Donkey Kong Country Returns 3D3DS
There are some iconic characters in video gaming, the likes of Mario and Sonic are even recognised by non gamers around the world. It's easy to forget the unsung heroes/occasional villains though. Little plumbing Mario made his gaming debut in a 1981 arcade game. It's name? Donkey Kong. It was the little Italian however that went on to rack up appearances in over 200 gaming titles to date, and not the titular character.
In recent years however, Nintendo have seen fit to bring Donkey Kong back, most recently and noticeably in 2010's Donkey Kong Country Returns for the Wii.
Three years on and the smartly turned out gorilla makes his debut on the 3DS. It's just a shame that it's nothing more than a port of the 2010 Wii game.
Embarking on this old school side-scrolling adventure is Donkey Kong, with his jet-packed companion Diddy also available at various times. There are six worlds to explore: jungle, beach, ruins, cave, forest and cliff, with each one bringing their own brand of peril. Along the way there are so many things to pick up, including bananas, balloons, the letters K, O, N and G as well as puzzle pieces. Collecting them all will involve an incredible amount of skill and patience. And a barrel full of lives. Yes the game as inherited it's console version's fairly tough difficulty level, but thankfully, there's a slightly easier mode to play through which means you can stock up on an outrageous amount of balloons, that may well just see you through to the end.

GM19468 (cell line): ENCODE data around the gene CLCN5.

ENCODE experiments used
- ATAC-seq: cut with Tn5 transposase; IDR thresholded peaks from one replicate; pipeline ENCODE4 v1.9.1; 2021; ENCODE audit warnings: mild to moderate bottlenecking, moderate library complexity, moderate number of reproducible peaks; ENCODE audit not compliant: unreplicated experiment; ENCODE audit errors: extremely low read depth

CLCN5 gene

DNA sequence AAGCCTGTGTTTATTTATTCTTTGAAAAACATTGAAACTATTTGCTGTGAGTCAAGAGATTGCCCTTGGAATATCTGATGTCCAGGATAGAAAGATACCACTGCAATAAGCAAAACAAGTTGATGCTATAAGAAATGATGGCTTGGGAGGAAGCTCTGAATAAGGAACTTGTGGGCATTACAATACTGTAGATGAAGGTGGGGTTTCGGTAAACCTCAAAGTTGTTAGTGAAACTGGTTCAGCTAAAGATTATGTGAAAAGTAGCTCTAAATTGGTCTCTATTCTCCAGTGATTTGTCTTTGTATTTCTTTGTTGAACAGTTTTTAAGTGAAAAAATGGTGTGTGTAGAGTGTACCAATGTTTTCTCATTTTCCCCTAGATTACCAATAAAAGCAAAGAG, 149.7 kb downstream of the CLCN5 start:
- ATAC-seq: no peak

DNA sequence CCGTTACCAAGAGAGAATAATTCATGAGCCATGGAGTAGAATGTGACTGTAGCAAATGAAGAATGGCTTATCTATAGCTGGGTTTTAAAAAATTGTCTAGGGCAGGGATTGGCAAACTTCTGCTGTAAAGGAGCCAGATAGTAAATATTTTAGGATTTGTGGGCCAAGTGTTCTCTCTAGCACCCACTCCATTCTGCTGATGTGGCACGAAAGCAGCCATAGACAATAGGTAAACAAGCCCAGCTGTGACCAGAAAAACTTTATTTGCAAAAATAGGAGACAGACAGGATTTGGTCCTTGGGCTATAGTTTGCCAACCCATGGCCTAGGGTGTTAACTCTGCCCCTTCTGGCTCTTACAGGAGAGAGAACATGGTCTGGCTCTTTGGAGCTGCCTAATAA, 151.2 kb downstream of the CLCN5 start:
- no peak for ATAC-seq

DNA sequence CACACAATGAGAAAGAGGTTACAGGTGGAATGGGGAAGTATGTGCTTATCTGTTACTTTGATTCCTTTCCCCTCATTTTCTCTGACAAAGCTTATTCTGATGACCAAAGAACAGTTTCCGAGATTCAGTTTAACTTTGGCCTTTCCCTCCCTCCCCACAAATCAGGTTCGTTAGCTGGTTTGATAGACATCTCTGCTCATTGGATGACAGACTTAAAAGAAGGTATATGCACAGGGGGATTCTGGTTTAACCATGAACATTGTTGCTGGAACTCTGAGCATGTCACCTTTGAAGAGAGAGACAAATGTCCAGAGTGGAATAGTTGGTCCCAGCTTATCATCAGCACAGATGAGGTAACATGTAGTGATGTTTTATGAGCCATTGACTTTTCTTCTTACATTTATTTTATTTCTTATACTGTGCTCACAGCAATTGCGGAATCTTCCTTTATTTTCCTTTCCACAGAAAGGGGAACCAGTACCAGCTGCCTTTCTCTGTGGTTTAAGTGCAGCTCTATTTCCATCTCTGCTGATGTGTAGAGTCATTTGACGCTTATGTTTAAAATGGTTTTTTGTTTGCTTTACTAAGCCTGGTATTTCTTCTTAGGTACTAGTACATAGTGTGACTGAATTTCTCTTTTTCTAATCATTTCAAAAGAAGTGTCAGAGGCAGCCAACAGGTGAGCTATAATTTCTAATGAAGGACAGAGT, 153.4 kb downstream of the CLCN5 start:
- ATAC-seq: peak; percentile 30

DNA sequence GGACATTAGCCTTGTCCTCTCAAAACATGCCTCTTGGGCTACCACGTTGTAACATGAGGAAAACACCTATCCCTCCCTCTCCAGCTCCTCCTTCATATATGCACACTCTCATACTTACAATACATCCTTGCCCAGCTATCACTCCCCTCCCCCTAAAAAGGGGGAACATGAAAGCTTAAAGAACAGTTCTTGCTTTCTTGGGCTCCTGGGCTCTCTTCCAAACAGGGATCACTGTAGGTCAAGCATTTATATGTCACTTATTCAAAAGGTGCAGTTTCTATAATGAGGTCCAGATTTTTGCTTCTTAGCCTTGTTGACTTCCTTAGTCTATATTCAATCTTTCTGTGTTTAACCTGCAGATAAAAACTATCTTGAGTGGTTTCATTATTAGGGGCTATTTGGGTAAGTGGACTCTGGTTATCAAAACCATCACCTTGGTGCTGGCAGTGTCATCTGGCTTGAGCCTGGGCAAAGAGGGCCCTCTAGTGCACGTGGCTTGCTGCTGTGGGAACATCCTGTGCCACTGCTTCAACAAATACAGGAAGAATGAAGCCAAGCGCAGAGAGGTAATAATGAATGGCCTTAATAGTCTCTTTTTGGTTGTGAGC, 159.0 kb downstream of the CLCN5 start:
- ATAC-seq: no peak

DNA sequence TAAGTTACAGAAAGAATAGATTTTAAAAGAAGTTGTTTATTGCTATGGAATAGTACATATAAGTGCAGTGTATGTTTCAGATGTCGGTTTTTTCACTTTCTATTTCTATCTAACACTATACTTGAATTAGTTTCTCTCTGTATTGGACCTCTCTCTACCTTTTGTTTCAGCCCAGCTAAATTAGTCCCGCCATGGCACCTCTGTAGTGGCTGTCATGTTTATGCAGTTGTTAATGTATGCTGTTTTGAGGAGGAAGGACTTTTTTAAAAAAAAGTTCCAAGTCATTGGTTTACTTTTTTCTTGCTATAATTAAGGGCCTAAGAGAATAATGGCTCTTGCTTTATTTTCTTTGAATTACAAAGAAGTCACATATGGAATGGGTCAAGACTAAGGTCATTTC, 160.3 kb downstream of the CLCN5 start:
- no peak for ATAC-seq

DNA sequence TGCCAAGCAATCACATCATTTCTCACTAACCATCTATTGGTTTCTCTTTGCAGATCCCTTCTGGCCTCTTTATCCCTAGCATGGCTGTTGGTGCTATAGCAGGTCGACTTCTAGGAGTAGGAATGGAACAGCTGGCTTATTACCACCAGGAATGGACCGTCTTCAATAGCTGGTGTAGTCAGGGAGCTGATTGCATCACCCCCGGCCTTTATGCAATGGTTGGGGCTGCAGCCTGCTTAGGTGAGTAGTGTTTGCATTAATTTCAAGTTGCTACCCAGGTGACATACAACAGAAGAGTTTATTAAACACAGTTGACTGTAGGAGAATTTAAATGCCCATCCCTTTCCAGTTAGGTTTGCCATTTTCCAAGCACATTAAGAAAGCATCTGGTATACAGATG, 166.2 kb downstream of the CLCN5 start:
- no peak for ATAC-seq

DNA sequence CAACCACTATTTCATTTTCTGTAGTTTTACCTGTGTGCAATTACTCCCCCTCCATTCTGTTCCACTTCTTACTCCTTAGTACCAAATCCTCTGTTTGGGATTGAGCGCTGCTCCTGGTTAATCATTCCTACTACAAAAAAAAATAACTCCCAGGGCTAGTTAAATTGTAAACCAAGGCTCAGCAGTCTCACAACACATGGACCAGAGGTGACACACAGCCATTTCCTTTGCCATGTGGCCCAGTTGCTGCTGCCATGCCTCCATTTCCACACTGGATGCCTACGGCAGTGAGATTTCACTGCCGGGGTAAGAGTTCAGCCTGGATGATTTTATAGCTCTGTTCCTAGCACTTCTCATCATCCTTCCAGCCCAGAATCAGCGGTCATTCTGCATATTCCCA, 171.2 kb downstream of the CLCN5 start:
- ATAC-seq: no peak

The key advantage to this port has to be the 3D. The console version was presented in semi-3D as it was, coining the phrase 2.5D as it did. A proper 3D version then really manages to shine visually. It may look lush, but it can occasionally be distracting, as you're attempting, for the umpteenth time, to make that jump from one vine to the next, without falling to your death. Still there are less pleasing ways to meet your maker.
One issue that arose, which could possibly be down to the fact it was played on the smaller version of the 3DS, was that the characters themselves seemed quite small and distant at times on the screen. Another, was that the various buttons needed to be pressed often meant that the 3DS was wrestled awkwardly from side to side a fair bit, which can make your eyes feel like popping out with losing the 3D effect time and again.
But despite being a three year old title now – which as we all know is like decades in gaming years – Donkey and Diddy have aged particularly well. It still remains a tight and challenging side scroller and is certainly a welcome addition to the 3DS, still looking and sounding impressive in every way.